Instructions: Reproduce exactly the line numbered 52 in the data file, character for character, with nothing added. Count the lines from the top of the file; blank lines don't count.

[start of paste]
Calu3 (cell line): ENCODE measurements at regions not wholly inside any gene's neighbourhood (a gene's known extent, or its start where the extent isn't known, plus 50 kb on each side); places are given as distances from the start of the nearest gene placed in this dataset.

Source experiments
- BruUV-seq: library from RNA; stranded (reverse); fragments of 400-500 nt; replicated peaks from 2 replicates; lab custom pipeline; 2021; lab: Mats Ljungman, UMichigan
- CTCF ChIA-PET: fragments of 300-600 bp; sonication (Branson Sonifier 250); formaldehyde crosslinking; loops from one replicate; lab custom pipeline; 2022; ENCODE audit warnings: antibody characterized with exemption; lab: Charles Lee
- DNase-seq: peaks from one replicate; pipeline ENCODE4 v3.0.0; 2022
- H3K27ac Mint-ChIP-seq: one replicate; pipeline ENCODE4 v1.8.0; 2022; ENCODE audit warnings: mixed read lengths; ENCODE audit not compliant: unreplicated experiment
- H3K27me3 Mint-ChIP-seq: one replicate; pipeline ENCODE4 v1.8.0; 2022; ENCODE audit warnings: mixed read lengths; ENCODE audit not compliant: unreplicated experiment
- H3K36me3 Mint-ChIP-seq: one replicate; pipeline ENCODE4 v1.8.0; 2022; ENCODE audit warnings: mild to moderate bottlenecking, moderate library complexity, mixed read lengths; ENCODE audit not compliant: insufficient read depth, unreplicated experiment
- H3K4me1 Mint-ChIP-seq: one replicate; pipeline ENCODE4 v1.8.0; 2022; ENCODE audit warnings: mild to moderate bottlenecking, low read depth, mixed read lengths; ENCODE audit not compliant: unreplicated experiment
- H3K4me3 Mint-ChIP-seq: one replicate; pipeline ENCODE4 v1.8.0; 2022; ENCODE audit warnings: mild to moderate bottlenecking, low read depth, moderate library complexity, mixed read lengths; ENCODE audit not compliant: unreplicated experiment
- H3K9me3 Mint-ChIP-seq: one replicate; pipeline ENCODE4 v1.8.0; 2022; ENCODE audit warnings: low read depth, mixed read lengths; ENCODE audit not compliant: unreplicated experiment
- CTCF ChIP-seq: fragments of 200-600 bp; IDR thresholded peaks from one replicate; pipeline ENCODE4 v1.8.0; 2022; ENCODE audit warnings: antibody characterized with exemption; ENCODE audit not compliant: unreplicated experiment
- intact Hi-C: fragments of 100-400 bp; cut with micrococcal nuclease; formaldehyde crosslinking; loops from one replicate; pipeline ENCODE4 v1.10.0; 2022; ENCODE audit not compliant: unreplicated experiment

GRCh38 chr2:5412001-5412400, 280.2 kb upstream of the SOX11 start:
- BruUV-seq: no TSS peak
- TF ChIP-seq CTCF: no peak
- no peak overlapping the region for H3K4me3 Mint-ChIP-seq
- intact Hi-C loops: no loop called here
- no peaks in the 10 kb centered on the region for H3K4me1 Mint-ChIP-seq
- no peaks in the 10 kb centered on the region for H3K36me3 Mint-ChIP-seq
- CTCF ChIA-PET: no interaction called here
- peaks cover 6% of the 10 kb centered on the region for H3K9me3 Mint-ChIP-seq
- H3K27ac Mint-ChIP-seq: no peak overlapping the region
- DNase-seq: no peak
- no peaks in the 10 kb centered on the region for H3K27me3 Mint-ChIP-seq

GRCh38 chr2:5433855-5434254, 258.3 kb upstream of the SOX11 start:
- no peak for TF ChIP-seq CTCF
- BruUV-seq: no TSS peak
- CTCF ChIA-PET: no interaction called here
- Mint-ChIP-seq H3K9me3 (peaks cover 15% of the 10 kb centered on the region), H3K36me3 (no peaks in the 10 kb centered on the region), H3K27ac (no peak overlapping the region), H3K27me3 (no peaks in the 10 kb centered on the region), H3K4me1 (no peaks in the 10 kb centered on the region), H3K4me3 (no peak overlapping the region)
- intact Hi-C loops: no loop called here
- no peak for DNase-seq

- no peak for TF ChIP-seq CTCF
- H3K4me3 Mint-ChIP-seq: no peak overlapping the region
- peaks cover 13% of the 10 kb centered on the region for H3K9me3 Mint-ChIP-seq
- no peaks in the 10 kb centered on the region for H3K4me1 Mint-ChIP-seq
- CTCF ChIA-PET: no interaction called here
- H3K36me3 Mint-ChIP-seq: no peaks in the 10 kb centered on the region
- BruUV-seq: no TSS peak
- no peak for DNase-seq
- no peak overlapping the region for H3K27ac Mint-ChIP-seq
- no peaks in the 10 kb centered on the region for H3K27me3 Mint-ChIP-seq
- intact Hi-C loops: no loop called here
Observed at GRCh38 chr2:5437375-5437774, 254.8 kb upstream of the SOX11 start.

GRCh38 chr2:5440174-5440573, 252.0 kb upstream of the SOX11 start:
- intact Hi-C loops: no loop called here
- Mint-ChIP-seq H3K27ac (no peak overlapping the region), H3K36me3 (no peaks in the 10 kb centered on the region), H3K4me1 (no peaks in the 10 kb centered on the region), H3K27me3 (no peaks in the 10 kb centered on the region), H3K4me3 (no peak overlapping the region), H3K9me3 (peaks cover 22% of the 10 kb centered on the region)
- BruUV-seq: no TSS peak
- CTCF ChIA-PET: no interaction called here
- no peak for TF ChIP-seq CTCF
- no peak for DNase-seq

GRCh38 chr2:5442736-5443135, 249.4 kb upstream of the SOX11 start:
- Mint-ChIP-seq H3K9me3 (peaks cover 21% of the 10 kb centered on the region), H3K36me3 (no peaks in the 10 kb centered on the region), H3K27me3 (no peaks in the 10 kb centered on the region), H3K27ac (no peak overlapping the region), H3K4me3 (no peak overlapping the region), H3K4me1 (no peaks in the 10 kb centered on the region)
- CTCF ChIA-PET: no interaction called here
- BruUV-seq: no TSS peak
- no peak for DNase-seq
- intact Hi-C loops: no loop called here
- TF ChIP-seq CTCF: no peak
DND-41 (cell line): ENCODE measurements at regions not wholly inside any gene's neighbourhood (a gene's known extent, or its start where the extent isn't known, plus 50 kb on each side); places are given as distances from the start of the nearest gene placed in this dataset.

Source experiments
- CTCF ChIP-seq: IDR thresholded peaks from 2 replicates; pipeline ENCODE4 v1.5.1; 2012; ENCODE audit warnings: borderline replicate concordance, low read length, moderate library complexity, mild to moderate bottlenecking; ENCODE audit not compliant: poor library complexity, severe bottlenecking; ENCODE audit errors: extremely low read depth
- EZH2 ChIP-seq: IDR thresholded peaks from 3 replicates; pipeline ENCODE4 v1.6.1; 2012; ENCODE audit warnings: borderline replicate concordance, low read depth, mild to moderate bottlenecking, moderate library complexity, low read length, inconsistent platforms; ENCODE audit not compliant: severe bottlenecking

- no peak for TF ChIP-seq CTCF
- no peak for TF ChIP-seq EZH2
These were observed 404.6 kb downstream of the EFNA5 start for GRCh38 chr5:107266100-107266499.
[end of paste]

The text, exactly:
GRCh38 chr2:5442736-5443135, 249.4 kb upstream of the SOX11 start: